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Trump's Muslim Ban

On June 26, 2018, the U.S. Supreme Court upheld President Trump’s September 24, 2017 Presidential Proclamation imposing country-specific travel restrictions on seven countries: Iran, Libya, North Korea, Somalia, Syria, Venezuela, and Yemen (originally, the proclamation also included Chad, but in April 2019, the Proclamation was amended to remove Chad). In addition, pursuant to the Proclamation, nationals of Iraq will be subject to extra screening measures.

The travel restrictions apply to foreign nationals of the designated countries who: (i) are outside the U.S. on the applicable effective date; (ii) do not have a valid visa on the applicable effective date; and (iii) do not qualify for a reinstated visa or other travel document that was revoked under Presidential Executive Order 13769. 

Exemptions: The travel restrictions in the proclamation do not apply to: 

• lawful permanent residents; 

• foreign nationals who are admitted to or paroled into the U.S. on or after the applicable effective date; 

• foreign nationals who have a document other than a visa (e.g., transportation letter, boarding foil, advance parole document) valid on the applicable effective date or issued on any date thereafter; 

• Dual nationals of a designated country who are traveling on a passport issued by a nondesignated country; 

• Foreign nationals traveling on a diplomatic visas, NATO visas, C-2/U.N. visas, or G-1, G2, G-3, or G-4 visa; or 

• Foreign nationals who have been granted asylum in the U.S., refugees who have been admitted to the U.S.; or individuals who have been granted withholding of removal, advance parole, or protection under the Convention Against Torture. 

Waivers: A waiver may be granted if a foreign national demonstrates to the consular officer’s or CBP official’s satisfaction that: 

(a) Denying entry would cause the foreign national undue hardship; 

(b) Entry would not pose a threat to the national security or public safety of the U.S.; and 

(c) Entry would be in the national interest. 

• The Secretaries of State and Homeland Security shall adopt guidance addressing the circumstances in which waivers may be appropriate. 

• A waiver issued by a consular officer shall be valid for both the issuance of the visa and for any subsequent entry on that visa. 

• Waivers may not be granted categorically but may be appropriate in the following situations: 

o The foreign national has previously been admitted to the U.S. for a continuous period of work, study, or other long-term activity, is outside the U.S. on the applicable effective date, seeks to reenter the U.S. to resume that activity, and the denial of reentry would impair that activity;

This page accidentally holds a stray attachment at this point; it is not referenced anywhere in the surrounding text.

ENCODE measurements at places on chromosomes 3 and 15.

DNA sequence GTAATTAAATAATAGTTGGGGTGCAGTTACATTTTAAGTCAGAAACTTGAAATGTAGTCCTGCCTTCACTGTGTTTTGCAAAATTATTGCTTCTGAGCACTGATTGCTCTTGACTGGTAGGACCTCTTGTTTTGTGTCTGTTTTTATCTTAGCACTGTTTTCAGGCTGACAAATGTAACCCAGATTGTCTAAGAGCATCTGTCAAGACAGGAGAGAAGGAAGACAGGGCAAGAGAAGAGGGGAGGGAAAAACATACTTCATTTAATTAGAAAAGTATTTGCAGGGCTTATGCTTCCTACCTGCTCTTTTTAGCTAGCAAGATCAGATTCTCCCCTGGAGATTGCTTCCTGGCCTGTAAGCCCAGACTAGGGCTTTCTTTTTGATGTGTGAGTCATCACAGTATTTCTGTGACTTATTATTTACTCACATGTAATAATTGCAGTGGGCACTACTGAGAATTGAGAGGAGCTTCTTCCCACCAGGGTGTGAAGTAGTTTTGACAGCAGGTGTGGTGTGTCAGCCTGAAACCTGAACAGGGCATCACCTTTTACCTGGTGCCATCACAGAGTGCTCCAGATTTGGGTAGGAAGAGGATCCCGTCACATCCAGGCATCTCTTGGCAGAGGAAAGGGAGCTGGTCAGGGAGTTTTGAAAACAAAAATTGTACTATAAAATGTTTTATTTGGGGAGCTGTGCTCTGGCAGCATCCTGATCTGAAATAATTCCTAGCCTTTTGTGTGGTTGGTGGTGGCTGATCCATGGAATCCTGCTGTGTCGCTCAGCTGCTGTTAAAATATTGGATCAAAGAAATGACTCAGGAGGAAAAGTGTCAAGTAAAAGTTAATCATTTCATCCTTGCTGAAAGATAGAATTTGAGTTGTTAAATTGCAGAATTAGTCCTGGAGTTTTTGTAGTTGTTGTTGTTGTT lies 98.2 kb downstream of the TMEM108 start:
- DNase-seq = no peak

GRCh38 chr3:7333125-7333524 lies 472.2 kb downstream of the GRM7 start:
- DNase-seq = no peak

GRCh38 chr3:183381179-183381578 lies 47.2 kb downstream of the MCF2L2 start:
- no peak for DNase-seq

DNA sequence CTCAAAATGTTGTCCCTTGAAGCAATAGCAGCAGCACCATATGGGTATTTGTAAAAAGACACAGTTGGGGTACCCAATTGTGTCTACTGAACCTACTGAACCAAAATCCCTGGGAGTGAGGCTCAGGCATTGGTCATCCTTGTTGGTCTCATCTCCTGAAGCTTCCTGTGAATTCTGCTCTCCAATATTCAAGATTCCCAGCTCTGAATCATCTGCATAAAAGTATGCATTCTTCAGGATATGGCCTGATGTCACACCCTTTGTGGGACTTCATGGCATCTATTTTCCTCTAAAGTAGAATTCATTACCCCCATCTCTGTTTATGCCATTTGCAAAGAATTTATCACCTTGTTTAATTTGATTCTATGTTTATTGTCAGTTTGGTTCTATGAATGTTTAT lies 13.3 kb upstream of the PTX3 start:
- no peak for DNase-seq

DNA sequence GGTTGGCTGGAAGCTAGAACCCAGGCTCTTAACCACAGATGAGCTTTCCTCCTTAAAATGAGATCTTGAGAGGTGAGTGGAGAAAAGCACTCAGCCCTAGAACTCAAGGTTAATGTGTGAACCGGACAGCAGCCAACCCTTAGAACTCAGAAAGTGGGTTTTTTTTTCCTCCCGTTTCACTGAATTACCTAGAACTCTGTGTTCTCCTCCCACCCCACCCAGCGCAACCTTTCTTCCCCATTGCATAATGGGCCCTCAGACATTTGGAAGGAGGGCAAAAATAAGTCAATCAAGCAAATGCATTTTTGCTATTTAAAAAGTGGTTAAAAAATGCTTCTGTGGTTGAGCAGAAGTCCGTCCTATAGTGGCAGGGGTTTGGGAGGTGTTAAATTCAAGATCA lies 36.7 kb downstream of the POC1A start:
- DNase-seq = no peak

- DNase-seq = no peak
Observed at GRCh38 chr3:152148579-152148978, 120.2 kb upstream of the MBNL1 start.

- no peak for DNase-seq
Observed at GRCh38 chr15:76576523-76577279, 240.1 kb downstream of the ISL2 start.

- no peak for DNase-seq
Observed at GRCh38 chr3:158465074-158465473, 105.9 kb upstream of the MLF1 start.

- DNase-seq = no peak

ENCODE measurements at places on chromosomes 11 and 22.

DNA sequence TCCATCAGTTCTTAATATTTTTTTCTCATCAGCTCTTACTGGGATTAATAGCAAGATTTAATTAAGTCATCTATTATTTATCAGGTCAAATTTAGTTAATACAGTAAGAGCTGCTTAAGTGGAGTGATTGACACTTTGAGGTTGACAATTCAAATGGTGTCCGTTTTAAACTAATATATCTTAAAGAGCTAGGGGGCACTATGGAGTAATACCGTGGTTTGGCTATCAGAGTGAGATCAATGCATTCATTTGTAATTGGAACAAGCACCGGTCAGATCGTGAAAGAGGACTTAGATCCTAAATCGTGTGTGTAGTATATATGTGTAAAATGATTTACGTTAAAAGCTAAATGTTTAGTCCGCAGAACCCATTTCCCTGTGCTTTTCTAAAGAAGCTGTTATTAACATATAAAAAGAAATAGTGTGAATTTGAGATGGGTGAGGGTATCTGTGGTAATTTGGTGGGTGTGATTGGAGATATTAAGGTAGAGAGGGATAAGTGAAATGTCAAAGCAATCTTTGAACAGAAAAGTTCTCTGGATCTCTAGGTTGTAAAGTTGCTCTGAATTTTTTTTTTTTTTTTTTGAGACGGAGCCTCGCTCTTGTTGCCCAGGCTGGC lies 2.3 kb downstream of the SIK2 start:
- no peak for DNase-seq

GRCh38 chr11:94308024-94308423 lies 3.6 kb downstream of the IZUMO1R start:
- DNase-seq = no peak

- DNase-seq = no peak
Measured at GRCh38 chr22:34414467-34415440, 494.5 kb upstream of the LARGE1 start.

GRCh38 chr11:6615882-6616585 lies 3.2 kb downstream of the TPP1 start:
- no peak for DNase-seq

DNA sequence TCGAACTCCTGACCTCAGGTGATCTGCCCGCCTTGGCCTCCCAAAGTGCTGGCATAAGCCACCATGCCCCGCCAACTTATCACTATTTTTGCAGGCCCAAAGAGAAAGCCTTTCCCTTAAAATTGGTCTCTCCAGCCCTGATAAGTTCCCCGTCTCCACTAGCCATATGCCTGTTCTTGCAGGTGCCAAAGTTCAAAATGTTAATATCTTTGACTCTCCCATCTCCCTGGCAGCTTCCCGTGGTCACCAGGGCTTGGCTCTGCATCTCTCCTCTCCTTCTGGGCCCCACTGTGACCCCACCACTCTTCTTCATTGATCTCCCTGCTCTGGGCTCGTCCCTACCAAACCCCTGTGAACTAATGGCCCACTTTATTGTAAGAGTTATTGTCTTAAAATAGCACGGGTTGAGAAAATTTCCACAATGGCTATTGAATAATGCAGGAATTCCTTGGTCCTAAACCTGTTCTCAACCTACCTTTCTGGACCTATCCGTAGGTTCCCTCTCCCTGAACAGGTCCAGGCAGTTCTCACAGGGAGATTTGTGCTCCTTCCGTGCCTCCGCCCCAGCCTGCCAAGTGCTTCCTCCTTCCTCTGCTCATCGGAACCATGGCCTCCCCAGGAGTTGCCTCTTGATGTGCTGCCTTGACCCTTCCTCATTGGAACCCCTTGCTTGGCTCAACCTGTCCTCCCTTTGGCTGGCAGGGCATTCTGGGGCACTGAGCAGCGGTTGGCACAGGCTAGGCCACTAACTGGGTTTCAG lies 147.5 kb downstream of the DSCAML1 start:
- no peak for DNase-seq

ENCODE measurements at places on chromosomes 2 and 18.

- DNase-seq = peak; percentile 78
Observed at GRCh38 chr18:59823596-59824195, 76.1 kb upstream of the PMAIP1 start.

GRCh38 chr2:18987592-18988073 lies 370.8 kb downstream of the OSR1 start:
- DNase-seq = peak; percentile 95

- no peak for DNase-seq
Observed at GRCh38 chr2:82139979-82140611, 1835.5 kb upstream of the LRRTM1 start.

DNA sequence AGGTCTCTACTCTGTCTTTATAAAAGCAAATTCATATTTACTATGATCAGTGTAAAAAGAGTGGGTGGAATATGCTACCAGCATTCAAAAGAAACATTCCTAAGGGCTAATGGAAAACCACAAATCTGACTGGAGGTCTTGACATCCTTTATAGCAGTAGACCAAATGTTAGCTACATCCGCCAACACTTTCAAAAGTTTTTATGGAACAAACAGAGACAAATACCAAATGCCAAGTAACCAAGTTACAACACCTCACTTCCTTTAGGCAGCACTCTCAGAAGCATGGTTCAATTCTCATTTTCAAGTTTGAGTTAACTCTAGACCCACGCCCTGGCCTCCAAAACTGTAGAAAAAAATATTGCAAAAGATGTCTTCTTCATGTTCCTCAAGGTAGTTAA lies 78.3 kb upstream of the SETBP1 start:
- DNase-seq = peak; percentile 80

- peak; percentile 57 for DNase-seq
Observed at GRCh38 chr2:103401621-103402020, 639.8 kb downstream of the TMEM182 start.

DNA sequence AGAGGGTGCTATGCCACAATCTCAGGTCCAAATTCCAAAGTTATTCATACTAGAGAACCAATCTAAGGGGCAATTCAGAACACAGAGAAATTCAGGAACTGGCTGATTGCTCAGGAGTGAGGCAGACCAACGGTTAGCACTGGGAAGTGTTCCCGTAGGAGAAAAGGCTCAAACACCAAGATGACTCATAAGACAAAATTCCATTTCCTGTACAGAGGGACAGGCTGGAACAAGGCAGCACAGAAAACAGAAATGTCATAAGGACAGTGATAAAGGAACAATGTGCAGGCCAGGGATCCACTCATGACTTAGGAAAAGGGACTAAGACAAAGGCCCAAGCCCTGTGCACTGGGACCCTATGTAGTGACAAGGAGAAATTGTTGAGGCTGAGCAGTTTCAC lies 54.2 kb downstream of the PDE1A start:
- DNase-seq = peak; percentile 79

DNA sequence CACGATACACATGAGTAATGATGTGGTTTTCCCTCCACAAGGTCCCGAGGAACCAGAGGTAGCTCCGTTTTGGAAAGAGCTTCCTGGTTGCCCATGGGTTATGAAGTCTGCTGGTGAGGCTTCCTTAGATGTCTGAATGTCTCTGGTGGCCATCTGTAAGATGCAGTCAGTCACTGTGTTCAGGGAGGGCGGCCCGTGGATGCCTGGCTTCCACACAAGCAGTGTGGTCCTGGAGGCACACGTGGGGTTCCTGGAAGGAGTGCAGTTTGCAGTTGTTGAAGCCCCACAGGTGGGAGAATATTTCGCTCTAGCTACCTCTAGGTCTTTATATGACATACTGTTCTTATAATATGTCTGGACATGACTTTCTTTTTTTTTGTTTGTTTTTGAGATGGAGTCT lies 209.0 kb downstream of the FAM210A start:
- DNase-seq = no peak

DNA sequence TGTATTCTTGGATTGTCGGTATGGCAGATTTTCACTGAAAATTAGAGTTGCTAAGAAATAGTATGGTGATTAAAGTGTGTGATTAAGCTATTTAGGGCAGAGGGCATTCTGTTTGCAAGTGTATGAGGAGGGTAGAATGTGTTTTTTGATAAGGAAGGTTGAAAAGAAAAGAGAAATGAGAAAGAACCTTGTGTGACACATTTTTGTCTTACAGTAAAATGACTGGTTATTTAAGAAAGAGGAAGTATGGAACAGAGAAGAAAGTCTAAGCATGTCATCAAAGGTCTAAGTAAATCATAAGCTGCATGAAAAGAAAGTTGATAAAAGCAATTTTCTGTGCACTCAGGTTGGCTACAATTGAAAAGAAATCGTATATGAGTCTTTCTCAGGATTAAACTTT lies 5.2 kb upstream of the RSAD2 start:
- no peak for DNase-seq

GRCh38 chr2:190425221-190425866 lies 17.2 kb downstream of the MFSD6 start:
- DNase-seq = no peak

o The foreign national has previously established significant contacts with the U.S. but is outside the U.S. on the applicable effective date for work, study, or other lawful activity; 

o The foreign national seeks to enter the U.S. for significant business or professional obligations and the denial of entry would impair those obligations; 

o The foreign national seeks to enter the U.S. to visit or reside with a close family member (e.g., a spouse, child, or parent) who is a USC, LPR or lawful nonimmigrant, and the denial of entry would cause undue hardship; 

o The foreign national is an infant, a young child or adoptee, an individual needing urgent medical care, or someone whose entry is otherwise justified by special circumstances; 

o The foreign national can document that he or she has provided faithful and valuable service to the U.S. Government; o The foreign national is traveling for purposes related to an international organization designated under the International Organizations Immunities Act (IOIA), traveling for purposes of conducting meetings or business with the U.S. Government, or traveling to conduct business on behalf of an international organization not designated under the IOIA; 

o The foreign national is a Canadian permanent resident who applies for a visa at a location within Canada; 

o The foreign national is traveling as a U.S. Government-sponsored exchange visitor; or 

o The foreign national is traveling to the U.S. at the request of a U.S. Government department or agency, for legitimate law enforcement, foreign policy, or national security purposes. 

This article is based on AILA Practice Alert: Presidential Proclamation Set Forth Rules for Travel Ban 3.0(updated April 24, 2018) (AILA Doc. No. 17092638)